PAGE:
On every Exchange server you need SSL certificates for authentication, validation and encryption purposes. For SMTP you can use the self-signed certificate. Exchange 2010 uses opportunistic TLS, so the self-signed certificate will do in this scenario. If you need to configure domain security (mutual TLS) on Exchange, you need a proper 3rd party SSL certificate for this.
SMTP communication between Office 365 and Exchange in a hybrid scenario is an example of mutual TLS or domain security. A proper 3rd party SSL certificate is needed on your Exchange server.
I was always under the impression that mutual TLS can only use the Common Name of the certificate, which in my scenario is CN=webmail.inframan.nl. After a previous blogpost there was an interesting discussion (see the comments of this particular blogpost) about this, so now it’s time to do some testing.
Originally I had a Digicert SSL certificate with Common Name CN=webmail.inframan.nl, and a Subject Alternative Name entry autodiscover.webmail.com. During the HCW I entered webmail.inframan.nl and selected the proper certificate.
It was time to renew my SSL certificate, so I added an additional SAN entry o365mail.inframan.nl.
Continue reading Exchange 2010 hybrid, SMTP, SSL Certificates and Subject Alternative Names
In earlier blog post I explained how to create user account on-premises and accompanying Mailboxes in Office 365. This is possible with or without an Exchange server on-premises. The latter works, but it’s not supported.
There are also scenarios where you have cloud identities in Office 365 that you want to connect to user accounts in an on-premises Active Directory, so basically converting the cloud identity to a synced identity. This is a common scenario for example when moving from one tenant in Office 365 to another tenant, of maybe when moving from Groupwise or Notes to Office 365.
Suppose we have a cloud identity in Office 365 for a user named Chong Kim, he has an E3 license, a username firstname.lastname@example.org and this is also his primary SMTP address.
Continue reading Azure AD Connect Unable to update this object
After building a hybrid Exchange environment as outlined in a couple of previous blog posts we have an Exchange 2013/2016 environment where some Mailboxes exist on-premises and some Mailboxes exist in Exchange Online. Autodiscover is still pointing to the on-premises environment, and so are the MX records. Inbound SMTP mail flow from the Internet is still accessing the on-premises Exchange 2016 Edge Transport servers before being delivered to the intended recipients.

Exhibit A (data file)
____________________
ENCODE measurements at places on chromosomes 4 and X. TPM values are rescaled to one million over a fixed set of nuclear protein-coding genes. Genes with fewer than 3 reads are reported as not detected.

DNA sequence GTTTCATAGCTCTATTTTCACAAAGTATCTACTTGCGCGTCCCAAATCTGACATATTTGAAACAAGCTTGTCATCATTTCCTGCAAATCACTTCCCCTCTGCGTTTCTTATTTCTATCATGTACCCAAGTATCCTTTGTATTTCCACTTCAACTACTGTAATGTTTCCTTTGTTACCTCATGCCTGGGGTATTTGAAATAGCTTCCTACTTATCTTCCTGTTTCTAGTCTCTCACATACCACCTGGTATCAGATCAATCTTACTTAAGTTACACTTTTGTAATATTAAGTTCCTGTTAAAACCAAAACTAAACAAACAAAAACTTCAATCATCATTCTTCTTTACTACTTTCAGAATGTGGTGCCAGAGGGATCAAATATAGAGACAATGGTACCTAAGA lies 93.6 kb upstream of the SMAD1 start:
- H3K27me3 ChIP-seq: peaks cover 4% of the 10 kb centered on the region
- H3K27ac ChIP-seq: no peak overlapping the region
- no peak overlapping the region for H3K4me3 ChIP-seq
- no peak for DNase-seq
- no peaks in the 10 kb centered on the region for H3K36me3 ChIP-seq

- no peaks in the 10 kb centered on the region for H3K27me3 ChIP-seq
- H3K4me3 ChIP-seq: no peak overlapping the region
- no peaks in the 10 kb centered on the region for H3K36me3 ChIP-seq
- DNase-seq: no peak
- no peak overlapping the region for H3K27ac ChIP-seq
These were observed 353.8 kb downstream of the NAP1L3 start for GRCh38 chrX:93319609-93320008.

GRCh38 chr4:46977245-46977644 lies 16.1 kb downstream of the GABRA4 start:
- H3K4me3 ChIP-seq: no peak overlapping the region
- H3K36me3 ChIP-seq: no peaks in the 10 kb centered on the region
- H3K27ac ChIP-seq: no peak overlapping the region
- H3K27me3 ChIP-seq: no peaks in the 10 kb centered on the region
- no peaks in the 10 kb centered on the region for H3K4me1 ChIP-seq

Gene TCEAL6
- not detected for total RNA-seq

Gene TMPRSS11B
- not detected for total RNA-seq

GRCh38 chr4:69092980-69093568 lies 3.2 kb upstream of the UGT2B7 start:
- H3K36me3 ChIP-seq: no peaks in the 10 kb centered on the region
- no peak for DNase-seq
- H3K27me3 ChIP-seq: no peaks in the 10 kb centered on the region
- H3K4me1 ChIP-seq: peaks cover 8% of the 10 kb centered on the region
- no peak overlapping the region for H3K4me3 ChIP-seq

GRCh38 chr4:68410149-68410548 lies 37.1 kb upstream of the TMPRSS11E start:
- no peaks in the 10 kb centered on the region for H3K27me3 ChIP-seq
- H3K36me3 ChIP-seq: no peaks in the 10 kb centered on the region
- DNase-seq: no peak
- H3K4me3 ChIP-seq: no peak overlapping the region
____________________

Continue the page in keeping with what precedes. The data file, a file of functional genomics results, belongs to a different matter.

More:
Figure 1. The Exchange hybrid environment with Mailboxes on-premises and in Exchange online.
Continue reading Change SMTP mail flow in hybrid scenario
I’m running a coexistence scenario with Exchange 2013 and Exchange 2016 without too many issues. My hybrid server is running on Exchange 2013 from the beginning, and it is time to upgrade this server to Exchange 2016.
If you have configured your Exchange environment correctly the hybrid server is nothing special. In my environment the hybrid server is just used for sending SMTP messages between Exchange Online and Exchange on-premises, and it is used for migrating Mailboxes back and forth.
Upgrading the existing Exchange 2013 hybrid server to Exchange 2016 is actually just a matter of installing a new Exchange 2016 Mailbox server, configure it correctly like the old Exchange 2013 hybrid server and rerun the Hybrid Configuration Wizard application.
Figure 1. The new hybrid server (hybrid02) will be installed next to the old hybrid server (hybrid01)
Continue reading Upgrade Hybrid Server to Exchange 2016
Customer is running a web application and this web application is able to send SMTP messages, for example after a new user registration or a ‘forgot my password’ option that sends out a link for resetting a password.
This application is not always able to send out messages, when it’s not able to the following error is logged on the web server:
Service not available, closing transmission channel. The server response was: 4.3.2 The maximum number of concurrent connections has exceeded a limit, closing transmission channel.
Continue reading Maximum number of concurrent connections has exceeded a limit